(Page 3 of 4)
Analyzing transaction data across the broadest possible base of merchants and payment types provides deep insights not only into fraud patterns, but also into what constitutes a legitimate transaction, especially from a first-time customer.
“Retailers want to be sure that fraudulent transactions don’t slip through in the increased holiday sales volume and to have risk parameters in place that identify the attributes of a good transaction so they can be cleared quickly,” says FIS North America’s Roese.
In addition to using online and offline transaction data, FIS’s database includes information about whether a credit card, savings or checking account has been recently opened. Weighing that information against transaction activity for the account can help FIS spot activity that suggests a pattern of fraud.
FIS also compares transaction volume and fraud loss figures by merchant segment for the previous holiday shopping seasons to trends in those categories for the current year. The company also employs fraud analysts for each merchant client that monitor suspicious transaction patterns on a daily basis.
“The holidays are a good time to outsource risk management because retailers don’t always have the resources and staffing needed to separate false positives from fraudulent transactions which frees them to concentrate on their core business,” says ClearCommerce’s Lasiewski. “In addition, outsourcing provides the retailer the benefit of having fraud managed on an enterprise-wide scale.”
Just as retailers must prevent fraudulent transactions from getting lost in the spike of holiday sales volume, they must also make certain their e-mail marketing message cuts through the clutter in consumer inboxes. Creating a story line for the e-mail campaign that can be succinctly conveyed in the subject line, such as the 12 days of Christmas, is an effective way to make an e-mail campaign stand out, and sets customer expectations of increased frequency for specific campaigns.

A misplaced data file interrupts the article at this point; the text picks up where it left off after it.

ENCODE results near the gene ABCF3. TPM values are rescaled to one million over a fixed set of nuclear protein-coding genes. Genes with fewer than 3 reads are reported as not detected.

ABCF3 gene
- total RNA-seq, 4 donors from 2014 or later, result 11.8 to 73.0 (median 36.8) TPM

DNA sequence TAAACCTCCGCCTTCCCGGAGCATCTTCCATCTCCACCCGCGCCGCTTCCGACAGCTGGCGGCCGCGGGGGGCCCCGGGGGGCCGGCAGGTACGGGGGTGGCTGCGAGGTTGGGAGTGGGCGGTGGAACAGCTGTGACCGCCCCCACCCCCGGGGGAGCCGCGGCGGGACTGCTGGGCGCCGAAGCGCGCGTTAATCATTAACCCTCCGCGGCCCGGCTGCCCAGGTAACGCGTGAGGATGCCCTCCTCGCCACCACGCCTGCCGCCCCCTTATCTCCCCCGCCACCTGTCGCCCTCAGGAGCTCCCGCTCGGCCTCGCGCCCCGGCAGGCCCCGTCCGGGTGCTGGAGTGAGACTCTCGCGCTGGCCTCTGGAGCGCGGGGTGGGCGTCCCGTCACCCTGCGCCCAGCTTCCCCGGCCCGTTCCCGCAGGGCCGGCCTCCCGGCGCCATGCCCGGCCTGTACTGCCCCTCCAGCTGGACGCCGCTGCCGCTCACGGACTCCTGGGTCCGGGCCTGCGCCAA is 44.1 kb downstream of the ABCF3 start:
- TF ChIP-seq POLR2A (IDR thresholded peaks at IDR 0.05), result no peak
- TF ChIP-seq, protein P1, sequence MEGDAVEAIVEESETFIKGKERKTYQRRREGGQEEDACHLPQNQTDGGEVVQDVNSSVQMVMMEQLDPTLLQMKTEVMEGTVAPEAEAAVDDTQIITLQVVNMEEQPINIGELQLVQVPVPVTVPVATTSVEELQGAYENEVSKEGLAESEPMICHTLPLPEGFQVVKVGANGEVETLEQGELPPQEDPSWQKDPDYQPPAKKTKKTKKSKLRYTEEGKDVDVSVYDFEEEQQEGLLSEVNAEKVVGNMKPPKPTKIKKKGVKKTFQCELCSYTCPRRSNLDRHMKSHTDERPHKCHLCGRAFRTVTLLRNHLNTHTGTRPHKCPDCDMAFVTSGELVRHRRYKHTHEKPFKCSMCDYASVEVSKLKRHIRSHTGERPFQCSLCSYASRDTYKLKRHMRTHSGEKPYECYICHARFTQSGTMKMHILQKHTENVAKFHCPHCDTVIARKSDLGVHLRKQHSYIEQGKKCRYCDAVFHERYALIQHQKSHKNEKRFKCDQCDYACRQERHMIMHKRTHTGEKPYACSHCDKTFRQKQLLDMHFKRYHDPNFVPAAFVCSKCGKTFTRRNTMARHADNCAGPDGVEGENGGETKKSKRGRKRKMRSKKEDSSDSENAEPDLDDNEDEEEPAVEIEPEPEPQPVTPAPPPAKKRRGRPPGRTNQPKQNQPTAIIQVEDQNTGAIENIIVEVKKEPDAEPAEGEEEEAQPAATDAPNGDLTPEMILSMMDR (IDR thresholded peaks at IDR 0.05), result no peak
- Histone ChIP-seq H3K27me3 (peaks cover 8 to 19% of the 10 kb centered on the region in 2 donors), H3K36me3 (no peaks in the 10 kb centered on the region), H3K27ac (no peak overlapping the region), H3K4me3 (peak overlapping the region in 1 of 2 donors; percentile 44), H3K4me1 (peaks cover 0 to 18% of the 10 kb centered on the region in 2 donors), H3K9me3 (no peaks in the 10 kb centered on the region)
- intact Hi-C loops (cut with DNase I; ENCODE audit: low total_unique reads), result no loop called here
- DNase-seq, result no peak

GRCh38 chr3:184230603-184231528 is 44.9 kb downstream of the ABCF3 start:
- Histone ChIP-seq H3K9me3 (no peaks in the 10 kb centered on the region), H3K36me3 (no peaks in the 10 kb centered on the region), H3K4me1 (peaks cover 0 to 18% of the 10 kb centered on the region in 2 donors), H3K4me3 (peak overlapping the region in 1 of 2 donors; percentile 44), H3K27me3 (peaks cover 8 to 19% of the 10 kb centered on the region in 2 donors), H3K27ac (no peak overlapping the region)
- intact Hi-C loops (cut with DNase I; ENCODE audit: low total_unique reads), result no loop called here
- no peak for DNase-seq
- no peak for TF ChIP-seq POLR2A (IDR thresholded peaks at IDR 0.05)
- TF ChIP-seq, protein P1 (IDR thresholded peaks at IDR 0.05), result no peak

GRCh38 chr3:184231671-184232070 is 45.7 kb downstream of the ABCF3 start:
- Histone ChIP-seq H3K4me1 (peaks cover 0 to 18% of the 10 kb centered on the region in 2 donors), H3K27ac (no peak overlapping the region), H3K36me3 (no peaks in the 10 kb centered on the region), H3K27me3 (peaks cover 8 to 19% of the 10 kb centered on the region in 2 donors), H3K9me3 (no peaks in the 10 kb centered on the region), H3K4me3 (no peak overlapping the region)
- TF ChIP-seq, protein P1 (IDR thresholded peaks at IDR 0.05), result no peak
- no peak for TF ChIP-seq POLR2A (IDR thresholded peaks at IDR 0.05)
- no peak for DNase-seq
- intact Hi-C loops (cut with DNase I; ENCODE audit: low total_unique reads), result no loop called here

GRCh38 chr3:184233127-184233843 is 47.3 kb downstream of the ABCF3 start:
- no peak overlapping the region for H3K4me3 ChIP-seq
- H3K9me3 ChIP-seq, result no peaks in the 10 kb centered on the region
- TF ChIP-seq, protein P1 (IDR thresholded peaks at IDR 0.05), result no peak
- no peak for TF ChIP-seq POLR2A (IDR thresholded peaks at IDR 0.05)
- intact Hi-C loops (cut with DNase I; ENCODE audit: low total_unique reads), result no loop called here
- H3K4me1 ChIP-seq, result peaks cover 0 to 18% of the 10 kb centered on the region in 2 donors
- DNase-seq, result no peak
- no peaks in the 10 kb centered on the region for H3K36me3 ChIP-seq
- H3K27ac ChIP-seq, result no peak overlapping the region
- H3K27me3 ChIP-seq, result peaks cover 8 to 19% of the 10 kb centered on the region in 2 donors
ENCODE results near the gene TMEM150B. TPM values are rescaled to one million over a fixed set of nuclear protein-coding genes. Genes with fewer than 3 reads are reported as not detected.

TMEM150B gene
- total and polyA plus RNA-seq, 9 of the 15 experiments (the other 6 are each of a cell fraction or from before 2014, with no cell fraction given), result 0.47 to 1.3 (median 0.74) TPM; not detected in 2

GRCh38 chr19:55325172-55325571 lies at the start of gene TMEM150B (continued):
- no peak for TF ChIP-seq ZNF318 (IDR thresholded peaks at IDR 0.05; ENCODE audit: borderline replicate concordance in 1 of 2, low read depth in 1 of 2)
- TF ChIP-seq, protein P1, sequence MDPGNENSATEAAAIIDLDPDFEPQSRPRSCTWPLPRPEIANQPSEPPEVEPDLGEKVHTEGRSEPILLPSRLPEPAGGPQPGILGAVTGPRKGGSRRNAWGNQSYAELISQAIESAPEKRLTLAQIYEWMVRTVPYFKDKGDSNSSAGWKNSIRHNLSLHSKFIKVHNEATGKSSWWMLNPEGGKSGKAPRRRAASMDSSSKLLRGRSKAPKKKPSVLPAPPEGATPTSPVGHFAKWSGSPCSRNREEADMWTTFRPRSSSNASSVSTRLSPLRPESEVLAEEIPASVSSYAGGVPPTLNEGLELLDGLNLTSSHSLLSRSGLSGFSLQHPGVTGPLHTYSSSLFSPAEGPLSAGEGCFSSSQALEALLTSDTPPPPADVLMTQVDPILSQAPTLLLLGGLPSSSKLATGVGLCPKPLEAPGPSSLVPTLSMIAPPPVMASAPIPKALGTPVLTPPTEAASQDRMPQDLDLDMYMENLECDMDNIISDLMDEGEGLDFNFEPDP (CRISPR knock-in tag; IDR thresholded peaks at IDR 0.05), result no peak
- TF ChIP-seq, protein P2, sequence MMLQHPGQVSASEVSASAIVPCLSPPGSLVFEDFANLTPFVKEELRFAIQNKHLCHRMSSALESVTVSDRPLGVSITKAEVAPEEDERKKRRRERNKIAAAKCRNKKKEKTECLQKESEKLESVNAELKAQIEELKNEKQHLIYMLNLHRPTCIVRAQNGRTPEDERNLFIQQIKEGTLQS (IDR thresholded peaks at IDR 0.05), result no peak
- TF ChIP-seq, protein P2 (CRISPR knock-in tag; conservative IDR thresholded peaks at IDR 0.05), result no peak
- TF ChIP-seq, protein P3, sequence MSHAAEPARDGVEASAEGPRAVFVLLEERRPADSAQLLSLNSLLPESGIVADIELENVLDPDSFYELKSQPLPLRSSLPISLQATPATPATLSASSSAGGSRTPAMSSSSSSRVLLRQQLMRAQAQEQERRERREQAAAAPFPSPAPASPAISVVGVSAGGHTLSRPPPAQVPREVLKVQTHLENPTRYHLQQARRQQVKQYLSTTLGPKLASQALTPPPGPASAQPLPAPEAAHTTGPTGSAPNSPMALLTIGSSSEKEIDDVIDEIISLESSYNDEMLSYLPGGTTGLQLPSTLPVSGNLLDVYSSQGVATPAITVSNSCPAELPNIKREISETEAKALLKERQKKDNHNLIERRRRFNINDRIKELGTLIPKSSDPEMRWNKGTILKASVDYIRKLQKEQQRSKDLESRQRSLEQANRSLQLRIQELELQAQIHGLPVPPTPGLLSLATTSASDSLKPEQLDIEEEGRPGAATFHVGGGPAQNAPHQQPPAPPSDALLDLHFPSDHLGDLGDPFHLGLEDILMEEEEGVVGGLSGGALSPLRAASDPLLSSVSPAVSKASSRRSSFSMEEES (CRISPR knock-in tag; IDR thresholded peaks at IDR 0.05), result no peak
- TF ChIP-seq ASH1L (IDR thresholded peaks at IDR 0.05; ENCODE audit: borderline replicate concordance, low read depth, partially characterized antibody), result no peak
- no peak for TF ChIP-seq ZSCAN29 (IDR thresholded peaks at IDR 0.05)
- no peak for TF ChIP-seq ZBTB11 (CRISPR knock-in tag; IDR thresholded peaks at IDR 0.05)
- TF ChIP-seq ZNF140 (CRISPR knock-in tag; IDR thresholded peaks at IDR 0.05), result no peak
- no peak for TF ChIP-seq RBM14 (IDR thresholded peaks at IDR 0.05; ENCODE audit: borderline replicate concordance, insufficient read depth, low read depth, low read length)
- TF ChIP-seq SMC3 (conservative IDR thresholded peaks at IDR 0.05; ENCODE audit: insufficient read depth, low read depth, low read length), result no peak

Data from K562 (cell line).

“Story lines are an effective way to engage the consumer because the story line can be tied to consumer interests or gift ideas, which consumers like because it helps cut the time they spend searching for a gift,” says Yesmail’s Kleweno.
Some of the creative ways retailers can invent story lines for their e-mail campaigns include holiday recipes that are linked to kitchenware or an invitation to visit the Christmas village to see the latest in kids’ toys or electronic gadgets.
“Even if a story line has successfully been used in the past, retailers should not be afraid to stick with it and update it for the current holiday season, because proven winners will resonate with consumers,” says Kleweno.
Tracking when a previous successful holiday e-mail campaign ran is also important. “Knowing when consumers are responding to e-mail campaigns because they are ready to buy helps retailers set their marketing agenda,” says Coremetrics Squire.
Creating a calendar for when e-mail campaigns will run is critical because there are more shopping periods within the holiday season than ever before. Campaigns need to be created for early bird shoppers, last-minute shoppers, consumers looking for gifts under a certain price, and for consumers that shop the Friday or Monday after Thanksgiving.